Following further comments by the Board, Board Member Morash voted against the motion. Finally, Mr. Rengigas' second application was approved four to one. The Board issued its written decision on August 20, 2015.

         In its written Decision, the Board noted that the hardship from which Mr. Rengigas seeks relief is due to the unique characteristics of the subject land or structure and not to the general characteristics of the surrounding area. See Decision 3, Aug. 20, 2015. The Board reasoned that the property is the only single-family residential structure on that stretch of Oakland Beach Avenue zoned as General Business. Id. The Board found that the hardship is not the result of any prior action of Mr. Rengigas and was not from his desire to realize greater financial gain. Id. The Board noted that the current structures have been in existence longer than any prior zoning regulations. Id. The Board further acknowledged that the new restaurant would keep the character of the area and be more in conformance with the surrounding area than the existing single-family structure. Id. The Board further found that the restaurant would not diminish the use, value or enjoyment of the subject property or surrounding properties. Id. The Board determined that this relief requested is the least relief necessary as Mr. Rengigas changed his prior plan. Id. Finally, the Board concluded that the proposal would enable Mr. Rengigas to build an adequate sized building sufficient to operate the restaurant. Id.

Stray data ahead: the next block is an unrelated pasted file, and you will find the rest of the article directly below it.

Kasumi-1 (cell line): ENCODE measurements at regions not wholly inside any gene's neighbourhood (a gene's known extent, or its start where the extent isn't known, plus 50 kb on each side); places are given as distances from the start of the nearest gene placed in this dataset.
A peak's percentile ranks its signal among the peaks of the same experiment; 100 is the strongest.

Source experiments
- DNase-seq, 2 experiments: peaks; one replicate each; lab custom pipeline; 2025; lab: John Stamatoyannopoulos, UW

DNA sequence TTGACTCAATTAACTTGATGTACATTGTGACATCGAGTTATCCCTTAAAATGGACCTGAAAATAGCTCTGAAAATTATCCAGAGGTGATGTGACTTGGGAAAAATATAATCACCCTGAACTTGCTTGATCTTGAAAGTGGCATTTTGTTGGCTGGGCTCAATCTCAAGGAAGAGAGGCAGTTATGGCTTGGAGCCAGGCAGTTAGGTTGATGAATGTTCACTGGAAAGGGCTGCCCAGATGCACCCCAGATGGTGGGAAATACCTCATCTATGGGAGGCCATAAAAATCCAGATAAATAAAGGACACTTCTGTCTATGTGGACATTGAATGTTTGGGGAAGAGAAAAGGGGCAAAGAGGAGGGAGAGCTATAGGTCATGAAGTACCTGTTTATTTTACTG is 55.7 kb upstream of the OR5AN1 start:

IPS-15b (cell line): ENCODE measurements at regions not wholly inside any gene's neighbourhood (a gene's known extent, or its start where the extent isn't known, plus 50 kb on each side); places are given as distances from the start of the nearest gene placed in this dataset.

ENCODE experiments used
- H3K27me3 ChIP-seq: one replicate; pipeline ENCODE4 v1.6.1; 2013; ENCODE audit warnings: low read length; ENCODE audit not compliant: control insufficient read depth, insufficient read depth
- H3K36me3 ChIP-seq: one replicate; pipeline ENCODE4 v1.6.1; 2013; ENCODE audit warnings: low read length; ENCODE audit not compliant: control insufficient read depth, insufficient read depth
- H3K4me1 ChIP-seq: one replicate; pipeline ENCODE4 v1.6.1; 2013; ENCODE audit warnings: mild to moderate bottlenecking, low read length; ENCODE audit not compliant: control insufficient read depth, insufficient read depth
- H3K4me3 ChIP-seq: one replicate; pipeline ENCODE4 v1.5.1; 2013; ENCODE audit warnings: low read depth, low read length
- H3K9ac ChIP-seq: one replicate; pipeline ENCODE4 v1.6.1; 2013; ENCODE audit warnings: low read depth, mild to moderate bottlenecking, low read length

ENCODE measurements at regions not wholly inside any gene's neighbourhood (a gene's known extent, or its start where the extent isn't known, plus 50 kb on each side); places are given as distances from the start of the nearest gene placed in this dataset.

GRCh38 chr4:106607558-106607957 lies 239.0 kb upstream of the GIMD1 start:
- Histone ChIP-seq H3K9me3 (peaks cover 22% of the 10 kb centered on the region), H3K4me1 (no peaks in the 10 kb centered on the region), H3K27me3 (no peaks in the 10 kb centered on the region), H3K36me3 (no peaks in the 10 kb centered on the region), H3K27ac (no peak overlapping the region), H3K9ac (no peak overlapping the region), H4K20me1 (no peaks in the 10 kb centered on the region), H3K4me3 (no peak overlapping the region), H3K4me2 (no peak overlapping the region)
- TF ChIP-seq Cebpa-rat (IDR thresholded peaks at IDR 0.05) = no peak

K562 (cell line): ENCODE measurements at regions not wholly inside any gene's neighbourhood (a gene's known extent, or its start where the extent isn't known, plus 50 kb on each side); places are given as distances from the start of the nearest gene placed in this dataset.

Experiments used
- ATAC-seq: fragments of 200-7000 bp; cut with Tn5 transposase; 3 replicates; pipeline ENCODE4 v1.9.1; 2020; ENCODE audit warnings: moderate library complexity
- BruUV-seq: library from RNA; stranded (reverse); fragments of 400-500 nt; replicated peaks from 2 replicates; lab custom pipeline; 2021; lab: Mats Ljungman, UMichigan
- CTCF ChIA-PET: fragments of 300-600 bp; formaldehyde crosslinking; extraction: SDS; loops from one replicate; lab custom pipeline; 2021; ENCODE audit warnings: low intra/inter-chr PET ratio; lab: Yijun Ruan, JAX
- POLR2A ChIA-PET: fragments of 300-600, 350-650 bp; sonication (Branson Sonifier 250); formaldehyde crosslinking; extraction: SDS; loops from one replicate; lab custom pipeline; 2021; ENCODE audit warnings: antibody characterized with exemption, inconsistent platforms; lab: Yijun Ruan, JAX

On September 3, 2015, S.G. Associates timely filed an appeal of the Board's August 20, 2015 decision. Thereafter, on January 5, 2017-more than six months after filing its initial memorandum-S.G. Associates filed a supplemental memorandum raising procedural issues in relation to the Board approving the request to hear Mr. Rengigas' second application within one year of being denied. Mr. Rengigas filed a reply to the supplemental memorandum, which was supported by the Board, arguing that the procedural issues are untimely because S.G. Associates never appealed the Board's written decision granting the hearing of ...